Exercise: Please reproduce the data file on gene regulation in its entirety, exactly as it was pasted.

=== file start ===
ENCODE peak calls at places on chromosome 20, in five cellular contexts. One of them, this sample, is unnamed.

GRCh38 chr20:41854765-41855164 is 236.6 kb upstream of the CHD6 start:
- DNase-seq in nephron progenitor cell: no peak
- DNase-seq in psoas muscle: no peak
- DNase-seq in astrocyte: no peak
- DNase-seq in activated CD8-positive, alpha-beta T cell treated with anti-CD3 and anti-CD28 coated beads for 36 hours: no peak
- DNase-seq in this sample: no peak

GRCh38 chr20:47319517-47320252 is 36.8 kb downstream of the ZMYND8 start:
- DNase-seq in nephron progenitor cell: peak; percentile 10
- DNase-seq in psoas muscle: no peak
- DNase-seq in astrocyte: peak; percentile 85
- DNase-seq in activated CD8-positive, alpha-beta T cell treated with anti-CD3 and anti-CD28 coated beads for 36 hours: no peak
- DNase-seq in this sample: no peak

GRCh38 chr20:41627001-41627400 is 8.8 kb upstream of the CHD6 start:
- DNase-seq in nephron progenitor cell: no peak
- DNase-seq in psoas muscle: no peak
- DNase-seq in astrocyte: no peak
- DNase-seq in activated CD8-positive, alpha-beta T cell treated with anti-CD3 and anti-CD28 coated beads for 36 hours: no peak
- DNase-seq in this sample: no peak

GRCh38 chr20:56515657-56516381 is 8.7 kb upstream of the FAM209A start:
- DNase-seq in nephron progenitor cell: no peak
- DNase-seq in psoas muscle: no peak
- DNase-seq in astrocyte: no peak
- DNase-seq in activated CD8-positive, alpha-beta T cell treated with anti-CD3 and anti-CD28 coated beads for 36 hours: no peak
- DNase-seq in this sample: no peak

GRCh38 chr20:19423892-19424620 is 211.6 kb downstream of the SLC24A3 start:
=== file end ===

ENCODE peak calls at places on chromosome 20, in five cellular contexts. One of them, this sample, is unnamed.

GRCh38 chr20:41854765-41855164 is 236.6 kb upstream of the CHD6 start:
- DNase-seq in nephron progenitor cell: no peak
- DNase-seq in psoas muscle: no peak
- DNase-seq in astrocyte: no peak
- DNase-seq in activated CD8-positive, alpha-beta T cell treated with anti-CD3 and anti-CD28 coated beads for 36 hours: no peak
- DNase-seq in this sample: no peak

GRCh38 chr20:47319517-47320252 is 36.8 kb downstream of the ZMYND8 start:
- DNase-seq in nephron progenitor cell: peak; percentile 10
- DNase-seq in psoas muscle: no peak
- DNase-seq in astrocyte: peak; percentile 85
- DNase-seq in activated CD8-positive, alpha-beta T cell treated with anti-CD3 and anti-CD28 coated beads for 36 hours: no peak
- DNase-seq in this sample: no peak

GRCh38 chr20:41627001-41627400 is 8.8 kb upstream of the CHD6 start:
- DNase-seq in nephron progenitor cell: no peak
- DNase-seq in psoas muscle: no peak
- DNase-seq in astrocyte: no peak
- DNase-seq in activated CD8-positive, alpha-beta T cell treated with anti-CD3 and anti-CD28 coated beads for 36 hours: no peak
- DNase-seq in this sample: no peak

GRCh38 chr20:56515657-56516381 is 8.7 kb upstream of the FAM209A start:
- DNase-seq in nephron progenitor cell: no peak
- DNase-seq in psoas muscle: no peak
- DNase-seq in astrocyte: no peak
- DNase-seq in activated CD8-positive, alpha-beta T cell treated with anti-CD3 and anti-CD28 coated beads for 36 hours: no peak
- DNase-seq in this sample: no peak

GRCh38 chr20:19423892-19424620 is 211.6 kb downstream of the SLC24A3 start: